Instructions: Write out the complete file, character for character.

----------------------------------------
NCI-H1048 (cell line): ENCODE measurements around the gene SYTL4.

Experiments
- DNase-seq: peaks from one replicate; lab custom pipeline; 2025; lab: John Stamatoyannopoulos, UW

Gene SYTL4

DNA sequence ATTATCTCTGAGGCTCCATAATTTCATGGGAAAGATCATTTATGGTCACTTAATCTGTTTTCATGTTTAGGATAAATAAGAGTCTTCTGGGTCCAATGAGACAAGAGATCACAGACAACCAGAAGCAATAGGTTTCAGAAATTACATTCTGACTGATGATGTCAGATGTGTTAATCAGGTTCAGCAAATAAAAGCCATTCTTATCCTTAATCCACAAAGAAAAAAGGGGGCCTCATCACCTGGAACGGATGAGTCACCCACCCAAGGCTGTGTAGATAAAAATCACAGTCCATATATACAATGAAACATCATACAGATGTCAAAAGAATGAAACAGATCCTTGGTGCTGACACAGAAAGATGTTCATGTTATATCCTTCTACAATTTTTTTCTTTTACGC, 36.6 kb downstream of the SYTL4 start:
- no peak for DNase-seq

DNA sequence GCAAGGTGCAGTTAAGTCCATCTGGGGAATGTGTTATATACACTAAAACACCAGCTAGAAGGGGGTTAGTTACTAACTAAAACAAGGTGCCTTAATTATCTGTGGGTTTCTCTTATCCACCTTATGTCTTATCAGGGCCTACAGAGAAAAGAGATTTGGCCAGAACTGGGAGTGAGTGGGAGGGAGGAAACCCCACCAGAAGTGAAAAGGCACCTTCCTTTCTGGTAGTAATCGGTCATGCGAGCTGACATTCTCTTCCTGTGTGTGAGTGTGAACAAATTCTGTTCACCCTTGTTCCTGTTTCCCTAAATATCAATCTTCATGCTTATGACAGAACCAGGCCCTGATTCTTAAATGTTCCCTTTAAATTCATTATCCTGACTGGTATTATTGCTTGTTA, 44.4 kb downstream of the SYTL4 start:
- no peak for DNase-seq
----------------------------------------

NCI-H1048 (cell line): ENCODE measurements around the gene SYTL4.

Experiments
- DNase-seq: peaks from one replicate; lab custom pipeline; 2025; lab: John Stamatoyannopoulos, UW

Gene SYTL4

DNA sequence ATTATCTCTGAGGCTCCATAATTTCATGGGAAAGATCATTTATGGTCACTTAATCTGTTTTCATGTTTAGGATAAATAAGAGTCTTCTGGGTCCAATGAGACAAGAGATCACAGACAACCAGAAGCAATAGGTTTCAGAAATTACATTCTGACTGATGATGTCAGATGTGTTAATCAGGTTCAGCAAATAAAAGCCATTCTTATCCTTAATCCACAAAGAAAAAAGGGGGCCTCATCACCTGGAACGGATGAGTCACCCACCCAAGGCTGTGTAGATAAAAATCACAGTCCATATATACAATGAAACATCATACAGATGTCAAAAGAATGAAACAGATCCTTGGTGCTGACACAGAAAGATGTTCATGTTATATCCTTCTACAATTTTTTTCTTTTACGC, 36.6 kb downstream of the SYTL4 start:
- no peak for DNase-seq

DNA sequence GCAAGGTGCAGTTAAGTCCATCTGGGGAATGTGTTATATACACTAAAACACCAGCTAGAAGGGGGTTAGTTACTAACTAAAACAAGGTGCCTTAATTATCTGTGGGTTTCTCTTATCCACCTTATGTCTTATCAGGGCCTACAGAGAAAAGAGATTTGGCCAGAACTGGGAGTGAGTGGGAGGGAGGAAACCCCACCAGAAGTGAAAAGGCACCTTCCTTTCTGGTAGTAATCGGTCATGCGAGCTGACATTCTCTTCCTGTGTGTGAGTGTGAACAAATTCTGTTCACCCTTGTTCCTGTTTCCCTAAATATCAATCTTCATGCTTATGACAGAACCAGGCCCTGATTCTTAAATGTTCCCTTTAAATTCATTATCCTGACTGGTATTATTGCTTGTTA, 44.4 kb downstream of the SYTL4 start:
- no peak for DNase-seq